Anglo-Saxon poetry employs a poetic device called a "kenning," a compound noun that's used in place of a simpler, one-word noun. A kenning is often a metaphorical or symbolic expression. The most famous example in Anglo-Saxon poetry is "whale-road," used in line 10 of Beowulf to refer to the ocean. Kennings sometimes get lost in translation, but the version of "The Wanderer" we're using maintains many of them. One of them is "earth-stepper" (line 6) in place of "wanderer" or "traveler."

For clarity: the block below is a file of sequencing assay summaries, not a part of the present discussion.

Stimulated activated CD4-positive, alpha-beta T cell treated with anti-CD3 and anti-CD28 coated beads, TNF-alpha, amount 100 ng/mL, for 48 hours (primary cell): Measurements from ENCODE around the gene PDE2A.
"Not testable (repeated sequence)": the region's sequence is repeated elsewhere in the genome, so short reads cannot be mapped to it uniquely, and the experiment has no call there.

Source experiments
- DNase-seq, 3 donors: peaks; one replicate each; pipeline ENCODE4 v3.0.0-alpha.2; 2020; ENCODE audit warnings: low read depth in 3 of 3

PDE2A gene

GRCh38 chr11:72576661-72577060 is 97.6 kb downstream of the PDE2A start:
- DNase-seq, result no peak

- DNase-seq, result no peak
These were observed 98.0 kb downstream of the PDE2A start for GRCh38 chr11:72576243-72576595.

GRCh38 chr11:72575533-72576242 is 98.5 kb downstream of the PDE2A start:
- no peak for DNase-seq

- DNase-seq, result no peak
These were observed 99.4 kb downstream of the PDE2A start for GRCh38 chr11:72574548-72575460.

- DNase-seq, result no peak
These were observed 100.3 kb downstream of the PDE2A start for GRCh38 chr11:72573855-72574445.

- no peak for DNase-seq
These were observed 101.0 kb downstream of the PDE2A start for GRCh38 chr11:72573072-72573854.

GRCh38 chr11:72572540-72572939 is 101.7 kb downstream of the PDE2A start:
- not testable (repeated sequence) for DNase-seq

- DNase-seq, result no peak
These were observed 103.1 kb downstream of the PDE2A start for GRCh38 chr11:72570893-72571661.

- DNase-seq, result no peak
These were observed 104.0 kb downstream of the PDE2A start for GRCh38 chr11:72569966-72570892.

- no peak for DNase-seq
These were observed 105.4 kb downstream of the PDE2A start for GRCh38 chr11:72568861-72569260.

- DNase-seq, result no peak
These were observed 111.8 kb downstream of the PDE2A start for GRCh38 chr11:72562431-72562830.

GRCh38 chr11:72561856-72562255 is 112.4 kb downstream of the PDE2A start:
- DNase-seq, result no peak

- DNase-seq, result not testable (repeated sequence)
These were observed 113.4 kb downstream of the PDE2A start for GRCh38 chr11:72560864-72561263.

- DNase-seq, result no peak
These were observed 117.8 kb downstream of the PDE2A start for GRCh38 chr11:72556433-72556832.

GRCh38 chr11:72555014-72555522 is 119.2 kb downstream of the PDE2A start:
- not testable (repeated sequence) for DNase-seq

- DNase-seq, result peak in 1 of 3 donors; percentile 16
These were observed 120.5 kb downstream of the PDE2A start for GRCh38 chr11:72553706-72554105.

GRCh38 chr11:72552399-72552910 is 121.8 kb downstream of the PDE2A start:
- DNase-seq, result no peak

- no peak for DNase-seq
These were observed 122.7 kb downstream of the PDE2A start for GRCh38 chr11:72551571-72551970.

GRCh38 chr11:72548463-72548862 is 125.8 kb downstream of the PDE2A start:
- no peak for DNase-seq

Another thing you see a lot in Anglo-Saxon poetry is alliteration. Every line has at least three, and sometime four or more, instances of words that share the same sound. (See "Form and Meter" for more on alliteration in "The Wanderer.") This alliteration makes the poem sound like quite a tongue-twister when you hear it in Old English. Like kennings, though, the alliteration of Anglo-Saxon poetry often gets lost in modern English translations. The translation we're using has one in line 2, with "mercy of the Measurer," and again in line 6 with "So the earth-stepper spoke," and a few more throughout the poem. But compared to the amount of alliteration in the original, these instances are barely a drop in the pan.